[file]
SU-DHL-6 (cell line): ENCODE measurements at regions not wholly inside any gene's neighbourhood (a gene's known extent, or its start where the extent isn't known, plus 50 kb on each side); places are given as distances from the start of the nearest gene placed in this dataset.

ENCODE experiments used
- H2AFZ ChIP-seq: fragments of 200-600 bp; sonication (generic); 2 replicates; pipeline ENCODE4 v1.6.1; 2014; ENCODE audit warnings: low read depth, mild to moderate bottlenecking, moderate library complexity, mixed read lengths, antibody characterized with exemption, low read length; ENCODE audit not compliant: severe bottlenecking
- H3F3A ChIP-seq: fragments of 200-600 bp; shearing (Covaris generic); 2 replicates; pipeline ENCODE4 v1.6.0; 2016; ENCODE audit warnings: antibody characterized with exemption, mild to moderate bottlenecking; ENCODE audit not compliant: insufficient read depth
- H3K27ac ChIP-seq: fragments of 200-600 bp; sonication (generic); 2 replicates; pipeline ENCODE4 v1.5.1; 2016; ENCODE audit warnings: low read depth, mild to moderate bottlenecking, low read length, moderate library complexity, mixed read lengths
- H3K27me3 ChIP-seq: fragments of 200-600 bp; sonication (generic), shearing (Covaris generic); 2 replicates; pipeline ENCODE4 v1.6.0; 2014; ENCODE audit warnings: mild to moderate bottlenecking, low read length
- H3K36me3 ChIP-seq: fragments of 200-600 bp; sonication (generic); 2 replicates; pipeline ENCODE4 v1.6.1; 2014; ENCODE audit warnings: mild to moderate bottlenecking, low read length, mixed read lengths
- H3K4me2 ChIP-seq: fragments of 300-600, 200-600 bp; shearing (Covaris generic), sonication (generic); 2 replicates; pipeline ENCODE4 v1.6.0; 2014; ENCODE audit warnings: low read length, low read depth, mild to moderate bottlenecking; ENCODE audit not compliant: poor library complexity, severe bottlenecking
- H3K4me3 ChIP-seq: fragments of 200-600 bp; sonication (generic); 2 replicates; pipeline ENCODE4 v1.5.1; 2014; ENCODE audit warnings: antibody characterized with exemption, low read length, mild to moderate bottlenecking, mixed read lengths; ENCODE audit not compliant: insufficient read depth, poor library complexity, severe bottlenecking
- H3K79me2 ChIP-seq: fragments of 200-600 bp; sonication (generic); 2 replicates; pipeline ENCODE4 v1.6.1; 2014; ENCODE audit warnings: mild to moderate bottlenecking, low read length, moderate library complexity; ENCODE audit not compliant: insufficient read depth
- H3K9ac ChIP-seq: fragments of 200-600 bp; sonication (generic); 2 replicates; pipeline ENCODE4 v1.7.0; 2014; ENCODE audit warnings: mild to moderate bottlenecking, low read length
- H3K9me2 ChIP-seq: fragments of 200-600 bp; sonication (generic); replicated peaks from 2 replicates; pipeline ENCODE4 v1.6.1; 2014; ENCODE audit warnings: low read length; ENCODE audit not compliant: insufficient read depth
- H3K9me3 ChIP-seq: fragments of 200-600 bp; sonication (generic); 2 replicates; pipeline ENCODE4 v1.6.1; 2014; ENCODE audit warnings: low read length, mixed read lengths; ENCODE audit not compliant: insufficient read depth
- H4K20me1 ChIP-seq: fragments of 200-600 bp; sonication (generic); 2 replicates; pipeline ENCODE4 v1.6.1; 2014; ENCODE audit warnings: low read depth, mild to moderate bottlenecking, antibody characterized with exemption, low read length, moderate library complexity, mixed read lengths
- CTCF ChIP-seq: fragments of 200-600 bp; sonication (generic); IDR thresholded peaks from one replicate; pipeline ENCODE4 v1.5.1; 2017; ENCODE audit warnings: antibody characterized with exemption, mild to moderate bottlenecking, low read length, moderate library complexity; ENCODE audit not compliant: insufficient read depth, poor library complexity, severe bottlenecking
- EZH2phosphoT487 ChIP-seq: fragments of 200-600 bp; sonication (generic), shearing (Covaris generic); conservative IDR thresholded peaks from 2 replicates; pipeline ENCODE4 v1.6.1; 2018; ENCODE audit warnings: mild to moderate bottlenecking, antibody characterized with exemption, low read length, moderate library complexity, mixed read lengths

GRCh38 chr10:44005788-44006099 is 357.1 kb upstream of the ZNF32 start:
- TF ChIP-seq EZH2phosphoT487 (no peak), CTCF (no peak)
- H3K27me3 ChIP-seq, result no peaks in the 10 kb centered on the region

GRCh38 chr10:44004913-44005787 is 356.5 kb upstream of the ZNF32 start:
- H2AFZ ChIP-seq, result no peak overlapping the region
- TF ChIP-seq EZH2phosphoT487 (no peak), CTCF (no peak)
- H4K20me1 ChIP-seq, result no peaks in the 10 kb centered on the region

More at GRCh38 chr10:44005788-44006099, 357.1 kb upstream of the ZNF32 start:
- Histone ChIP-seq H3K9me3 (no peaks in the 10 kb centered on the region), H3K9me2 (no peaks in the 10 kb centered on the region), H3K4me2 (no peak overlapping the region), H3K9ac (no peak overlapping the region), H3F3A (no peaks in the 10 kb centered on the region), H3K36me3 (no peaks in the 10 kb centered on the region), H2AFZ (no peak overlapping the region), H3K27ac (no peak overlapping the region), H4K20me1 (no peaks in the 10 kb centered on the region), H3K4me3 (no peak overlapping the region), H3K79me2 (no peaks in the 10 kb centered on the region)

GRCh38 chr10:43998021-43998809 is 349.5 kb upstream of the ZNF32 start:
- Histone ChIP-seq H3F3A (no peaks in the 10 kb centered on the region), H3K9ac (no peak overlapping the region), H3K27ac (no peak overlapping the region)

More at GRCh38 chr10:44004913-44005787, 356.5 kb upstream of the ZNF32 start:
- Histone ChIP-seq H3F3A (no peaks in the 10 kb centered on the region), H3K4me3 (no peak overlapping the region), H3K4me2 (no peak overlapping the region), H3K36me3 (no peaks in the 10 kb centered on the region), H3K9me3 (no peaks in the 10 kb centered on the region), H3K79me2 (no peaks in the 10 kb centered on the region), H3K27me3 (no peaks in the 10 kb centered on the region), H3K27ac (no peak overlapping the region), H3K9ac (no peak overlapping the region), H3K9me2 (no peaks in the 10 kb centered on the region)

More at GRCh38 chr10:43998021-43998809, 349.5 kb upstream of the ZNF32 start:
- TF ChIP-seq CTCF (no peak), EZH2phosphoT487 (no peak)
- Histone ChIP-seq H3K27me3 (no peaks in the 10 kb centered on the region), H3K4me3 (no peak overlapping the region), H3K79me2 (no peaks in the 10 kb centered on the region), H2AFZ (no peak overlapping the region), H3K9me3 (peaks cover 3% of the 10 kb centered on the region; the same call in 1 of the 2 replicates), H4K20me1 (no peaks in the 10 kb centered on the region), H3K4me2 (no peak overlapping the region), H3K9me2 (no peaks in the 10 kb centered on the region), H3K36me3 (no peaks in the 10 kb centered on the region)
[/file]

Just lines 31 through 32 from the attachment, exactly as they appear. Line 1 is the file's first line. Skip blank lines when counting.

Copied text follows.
- TF ChIP-seq CTCF (no peak), EZH2phosphoT487 (no peak)
- Histone ChIP-seq H3K27me3 (no peaks in the 10 kb centered on the region), H3K4me3 (no peak overlapping the region), H3K79me2 (no peaks in the 10 kb centered on the region), H2AFZ (no peak overlapping the region), H3K9me3 (peaks cover 3% of the 10 kb centered on the region; the same call in 1 of the 2 replicates), H4K20me1 (no peaks in the 10 kb centered on the region), H3K4me2 (no peak overlapping the region), H3K9me2 (no peaks in the 10 kb centered on the region), H3K36me3 (no peaks in the 10 kb centered on the region)